Also shown in Fig. 1 is the Debye approximation,

with Debye function D(d) in (1). The constant Debye temperature of zinc is = 314.79 K, obtained from the low-temperature amplitude b0 in (11) and Table 1. The constant effective phonon speed is , cf. after (2), with cutoff factor , cf. after (1), so that = 2.62 km s−1, based on the atomic density = 6.5702 × 1022 cm−3. The zero-point energy in the Debye model is , cf. (1) and (30), which gives = 2944.5 J mol−1 for zinc, incompatible with the zero-temperature limits of the measured B factors (cf. Section 4.3). The empirical heat capacity of zinc has an extended phonon peak at around 20 K (cf. Fig. 1), which is not reproduced by the Debye approximation; the deviation is listed in Table 2, for a few selected temperatures.

 Table 2Isochoric heat capacity CV(T), thermal energy and entropy S(T) of the zinc structure at selected temperatures below the melting point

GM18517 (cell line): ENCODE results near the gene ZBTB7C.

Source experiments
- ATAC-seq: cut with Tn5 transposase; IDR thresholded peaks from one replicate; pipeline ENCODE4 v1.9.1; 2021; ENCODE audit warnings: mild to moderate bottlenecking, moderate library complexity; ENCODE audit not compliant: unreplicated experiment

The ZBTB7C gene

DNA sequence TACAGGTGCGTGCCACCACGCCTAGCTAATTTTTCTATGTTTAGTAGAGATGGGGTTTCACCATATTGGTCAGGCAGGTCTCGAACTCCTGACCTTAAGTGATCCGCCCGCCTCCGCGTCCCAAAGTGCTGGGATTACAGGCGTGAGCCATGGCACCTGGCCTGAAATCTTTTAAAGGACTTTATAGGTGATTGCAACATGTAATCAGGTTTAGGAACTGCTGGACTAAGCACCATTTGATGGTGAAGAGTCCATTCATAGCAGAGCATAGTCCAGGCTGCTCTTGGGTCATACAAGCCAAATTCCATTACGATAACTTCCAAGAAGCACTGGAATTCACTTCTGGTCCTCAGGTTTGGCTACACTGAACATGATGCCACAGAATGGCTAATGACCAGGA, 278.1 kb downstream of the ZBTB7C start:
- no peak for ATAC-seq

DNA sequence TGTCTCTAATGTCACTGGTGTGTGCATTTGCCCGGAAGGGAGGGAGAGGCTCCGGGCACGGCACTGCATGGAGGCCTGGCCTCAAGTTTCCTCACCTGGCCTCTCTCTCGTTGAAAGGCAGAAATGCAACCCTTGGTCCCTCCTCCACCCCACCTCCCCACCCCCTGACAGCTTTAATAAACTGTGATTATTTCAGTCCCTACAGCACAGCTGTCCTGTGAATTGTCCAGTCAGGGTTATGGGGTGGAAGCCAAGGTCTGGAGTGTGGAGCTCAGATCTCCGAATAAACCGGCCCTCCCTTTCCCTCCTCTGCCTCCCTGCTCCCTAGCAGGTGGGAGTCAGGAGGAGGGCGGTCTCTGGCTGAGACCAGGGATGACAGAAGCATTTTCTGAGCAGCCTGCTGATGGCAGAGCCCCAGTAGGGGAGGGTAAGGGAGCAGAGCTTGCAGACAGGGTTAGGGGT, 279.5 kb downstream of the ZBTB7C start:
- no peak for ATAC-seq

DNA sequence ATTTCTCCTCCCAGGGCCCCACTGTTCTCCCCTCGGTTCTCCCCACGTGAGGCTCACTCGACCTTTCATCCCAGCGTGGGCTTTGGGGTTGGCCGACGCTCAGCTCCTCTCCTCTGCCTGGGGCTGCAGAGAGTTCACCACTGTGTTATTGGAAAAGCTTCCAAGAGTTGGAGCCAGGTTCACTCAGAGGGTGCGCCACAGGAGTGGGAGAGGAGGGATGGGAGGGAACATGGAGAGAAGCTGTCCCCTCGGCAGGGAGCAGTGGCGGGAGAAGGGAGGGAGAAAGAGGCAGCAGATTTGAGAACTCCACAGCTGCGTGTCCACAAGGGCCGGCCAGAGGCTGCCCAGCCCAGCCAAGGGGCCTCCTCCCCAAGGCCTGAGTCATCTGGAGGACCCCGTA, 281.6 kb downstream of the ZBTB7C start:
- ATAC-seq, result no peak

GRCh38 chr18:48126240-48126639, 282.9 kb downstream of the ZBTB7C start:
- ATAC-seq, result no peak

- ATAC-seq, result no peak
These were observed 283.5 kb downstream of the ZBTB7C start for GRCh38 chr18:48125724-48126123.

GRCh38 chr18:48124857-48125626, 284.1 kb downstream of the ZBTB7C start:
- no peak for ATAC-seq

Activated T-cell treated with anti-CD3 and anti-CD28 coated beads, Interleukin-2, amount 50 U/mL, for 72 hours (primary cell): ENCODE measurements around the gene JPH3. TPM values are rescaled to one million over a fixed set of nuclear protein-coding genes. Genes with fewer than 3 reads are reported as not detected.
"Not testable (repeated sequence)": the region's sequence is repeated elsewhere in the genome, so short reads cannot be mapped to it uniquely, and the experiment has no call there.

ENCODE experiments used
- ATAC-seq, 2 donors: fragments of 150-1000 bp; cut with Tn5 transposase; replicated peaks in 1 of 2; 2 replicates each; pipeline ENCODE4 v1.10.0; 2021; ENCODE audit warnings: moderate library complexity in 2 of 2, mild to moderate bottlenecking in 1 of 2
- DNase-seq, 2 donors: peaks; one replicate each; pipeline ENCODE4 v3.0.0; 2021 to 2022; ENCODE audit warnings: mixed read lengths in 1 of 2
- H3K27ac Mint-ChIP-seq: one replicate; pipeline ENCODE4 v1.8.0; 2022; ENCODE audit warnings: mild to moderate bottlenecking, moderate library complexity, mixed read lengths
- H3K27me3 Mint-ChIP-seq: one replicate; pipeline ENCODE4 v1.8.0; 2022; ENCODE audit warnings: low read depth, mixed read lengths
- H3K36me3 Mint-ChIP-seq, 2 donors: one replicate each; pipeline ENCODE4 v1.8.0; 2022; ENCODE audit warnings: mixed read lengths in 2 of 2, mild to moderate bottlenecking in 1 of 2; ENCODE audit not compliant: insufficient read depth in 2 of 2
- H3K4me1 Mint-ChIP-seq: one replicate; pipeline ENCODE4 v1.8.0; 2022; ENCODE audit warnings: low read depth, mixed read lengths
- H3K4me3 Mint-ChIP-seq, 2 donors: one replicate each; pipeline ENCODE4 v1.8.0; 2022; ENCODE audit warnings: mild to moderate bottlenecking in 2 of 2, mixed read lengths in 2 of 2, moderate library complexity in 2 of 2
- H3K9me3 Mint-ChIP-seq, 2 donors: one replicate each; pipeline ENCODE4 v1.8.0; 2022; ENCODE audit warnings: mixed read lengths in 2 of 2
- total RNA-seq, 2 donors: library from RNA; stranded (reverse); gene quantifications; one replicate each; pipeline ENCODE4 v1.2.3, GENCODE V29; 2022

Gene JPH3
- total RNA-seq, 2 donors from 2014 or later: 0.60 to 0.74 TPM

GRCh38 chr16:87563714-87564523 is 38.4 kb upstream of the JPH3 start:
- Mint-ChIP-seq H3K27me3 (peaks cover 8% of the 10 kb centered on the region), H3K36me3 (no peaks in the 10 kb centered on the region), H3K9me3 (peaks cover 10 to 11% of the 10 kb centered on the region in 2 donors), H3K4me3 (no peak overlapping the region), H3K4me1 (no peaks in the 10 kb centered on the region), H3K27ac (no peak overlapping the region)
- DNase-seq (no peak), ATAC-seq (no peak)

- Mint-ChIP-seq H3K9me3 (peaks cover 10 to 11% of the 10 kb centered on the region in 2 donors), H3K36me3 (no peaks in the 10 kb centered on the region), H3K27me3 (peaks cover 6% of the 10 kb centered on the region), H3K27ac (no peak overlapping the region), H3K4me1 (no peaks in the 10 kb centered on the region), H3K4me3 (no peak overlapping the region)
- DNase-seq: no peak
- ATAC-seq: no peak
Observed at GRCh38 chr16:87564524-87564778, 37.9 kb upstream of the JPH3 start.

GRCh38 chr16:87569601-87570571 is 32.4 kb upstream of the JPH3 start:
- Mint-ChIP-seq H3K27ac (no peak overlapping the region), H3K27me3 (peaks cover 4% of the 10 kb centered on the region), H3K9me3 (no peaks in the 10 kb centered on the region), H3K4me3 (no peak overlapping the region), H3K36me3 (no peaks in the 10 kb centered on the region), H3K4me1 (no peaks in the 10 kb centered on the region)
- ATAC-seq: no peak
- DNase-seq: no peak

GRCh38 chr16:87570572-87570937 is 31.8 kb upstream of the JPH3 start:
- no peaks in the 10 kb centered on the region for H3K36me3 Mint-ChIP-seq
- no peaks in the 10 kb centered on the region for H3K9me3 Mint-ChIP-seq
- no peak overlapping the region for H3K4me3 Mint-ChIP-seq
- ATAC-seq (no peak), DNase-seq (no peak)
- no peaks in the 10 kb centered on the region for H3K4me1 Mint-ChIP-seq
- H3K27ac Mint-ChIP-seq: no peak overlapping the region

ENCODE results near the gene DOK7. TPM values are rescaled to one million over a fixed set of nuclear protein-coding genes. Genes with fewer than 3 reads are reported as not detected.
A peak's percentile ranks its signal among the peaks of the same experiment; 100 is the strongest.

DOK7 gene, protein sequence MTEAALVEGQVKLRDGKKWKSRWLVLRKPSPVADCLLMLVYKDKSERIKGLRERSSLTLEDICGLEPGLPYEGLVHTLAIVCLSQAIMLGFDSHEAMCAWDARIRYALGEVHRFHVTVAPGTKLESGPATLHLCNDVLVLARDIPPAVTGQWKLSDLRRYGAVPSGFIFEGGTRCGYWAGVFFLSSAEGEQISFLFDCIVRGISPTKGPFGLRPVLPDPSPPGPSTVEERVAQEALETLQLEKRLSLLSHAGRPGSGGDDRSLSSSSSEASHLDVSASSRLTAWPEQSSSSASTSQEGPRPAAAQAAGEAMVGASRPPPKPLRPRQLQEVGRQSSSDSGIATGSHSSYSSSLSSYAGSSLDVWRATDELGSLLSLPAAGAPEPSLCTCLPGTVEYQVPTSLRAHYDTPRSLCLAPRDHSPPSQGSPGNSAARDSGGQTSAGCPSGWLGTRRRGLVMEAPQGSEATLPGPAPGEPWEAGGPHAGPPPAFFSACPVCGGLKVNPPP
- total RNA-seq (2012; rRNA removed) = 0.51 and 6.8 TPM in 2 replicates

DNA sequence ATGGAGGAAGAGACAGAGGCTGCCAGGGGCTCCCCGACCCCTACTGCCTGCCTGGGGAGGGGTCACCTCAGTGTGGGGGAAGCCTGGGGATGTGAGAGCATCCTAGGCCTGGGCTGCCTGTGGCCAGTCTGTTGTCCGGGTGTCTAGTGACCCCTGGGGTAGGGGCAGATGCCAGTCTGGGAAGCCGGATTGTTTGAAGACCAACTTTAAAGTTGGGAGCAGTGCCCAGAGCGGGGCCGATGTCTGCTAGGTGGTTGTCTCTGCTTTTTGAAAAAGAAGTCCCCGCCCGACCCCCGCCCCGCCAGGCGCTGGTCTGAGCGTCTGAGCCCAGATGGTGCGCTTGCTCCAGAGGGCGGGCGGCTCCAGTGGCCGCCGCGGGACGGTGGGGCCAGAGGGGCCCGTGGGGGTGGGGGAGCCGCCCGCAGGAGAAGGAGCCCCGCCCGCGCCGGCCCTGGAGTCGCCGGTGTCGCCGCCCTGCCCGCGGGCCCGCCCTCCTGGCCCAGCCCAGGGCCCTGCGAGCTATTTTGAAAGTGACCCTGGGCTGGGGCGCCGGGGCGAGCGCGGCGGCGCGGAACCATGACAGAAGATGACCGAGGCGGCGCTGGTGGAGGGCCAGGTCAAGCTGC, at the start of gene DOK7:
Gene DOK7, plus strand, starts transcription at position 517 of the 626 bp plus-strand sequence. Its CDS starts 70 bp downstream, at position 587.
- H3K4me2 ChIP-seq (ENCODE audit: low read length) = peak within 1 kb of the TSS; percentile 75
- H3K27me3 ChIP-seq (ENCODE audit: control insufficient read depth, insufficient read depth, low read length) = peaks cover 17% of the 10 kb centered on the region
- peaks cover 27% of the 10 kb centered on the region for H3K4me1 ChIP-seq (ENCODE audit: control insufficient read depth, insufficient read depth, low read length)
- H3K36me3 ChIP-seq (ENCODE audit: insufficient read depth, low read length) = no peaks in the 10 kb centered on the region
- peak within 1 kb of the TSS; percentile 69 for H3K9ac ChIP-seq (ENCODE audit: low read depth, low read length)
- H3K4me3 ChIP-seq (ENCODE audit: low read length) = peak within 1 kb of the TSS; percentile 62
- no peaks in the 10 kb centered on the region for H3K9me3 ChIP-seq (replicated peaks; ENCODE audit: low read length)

The listed values of CV(T) are calculated from the regressed broken power law (11) with parameters in Table 1. and S are obtained by integrating CV(T), cf. Section 2.2. Also recorded is the deviation of the Debye approximations , , from the empirical values. is calculated via (12), and by integrating , see Sections 2.2, 4.1 and 4.6. The maximal relative deviations are indicated in the captions of Figs. 1 and 4.
T (K) CV [J (K mol)−1] [J (K mol)−1] (J mol−1) (J mol−1) S [J (K mol)−1] [J (K mol)−1]
5 0.009276 1.487 × 10−3 0.01069 9.551 × 10−4 0.002814 2.174 × 10−4
10 0.1478 0.08547 0.2887 0.1329 0.03636 0.01559